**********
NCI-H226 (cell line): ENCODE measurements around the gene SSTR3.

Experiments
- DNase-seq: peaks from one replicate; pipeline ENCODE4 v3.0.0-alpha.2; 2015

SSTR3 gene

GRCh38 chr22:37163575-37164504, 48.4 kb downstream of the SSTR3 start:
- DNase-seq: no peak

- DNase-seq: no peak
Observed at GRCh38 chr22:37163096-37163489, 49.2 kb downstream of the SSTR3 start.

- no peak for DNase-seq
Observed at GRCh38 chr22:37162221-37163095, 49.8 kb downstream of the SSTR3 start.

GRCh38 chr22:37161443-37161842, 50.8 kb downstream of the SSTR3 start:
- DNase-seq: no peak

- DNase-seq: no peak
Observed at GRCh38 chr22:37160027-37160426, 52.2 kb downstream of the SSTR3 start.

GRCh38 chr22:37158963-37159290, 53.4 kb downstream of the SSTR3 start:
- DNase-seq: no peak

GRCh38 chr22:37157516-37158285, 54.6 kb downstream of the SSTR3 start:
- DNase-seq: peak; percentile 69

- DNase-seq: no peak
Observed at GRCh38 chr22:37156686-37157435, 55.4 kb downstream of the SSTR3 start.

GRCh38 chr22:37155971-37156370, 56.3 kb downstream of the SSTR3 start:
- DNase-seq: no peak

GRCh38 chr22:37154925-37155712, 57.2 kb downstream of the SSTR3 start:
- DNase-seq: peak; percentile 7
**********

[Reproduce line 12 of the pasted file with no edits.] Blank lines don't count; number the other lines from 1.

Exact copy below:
- DNase-seq: no peak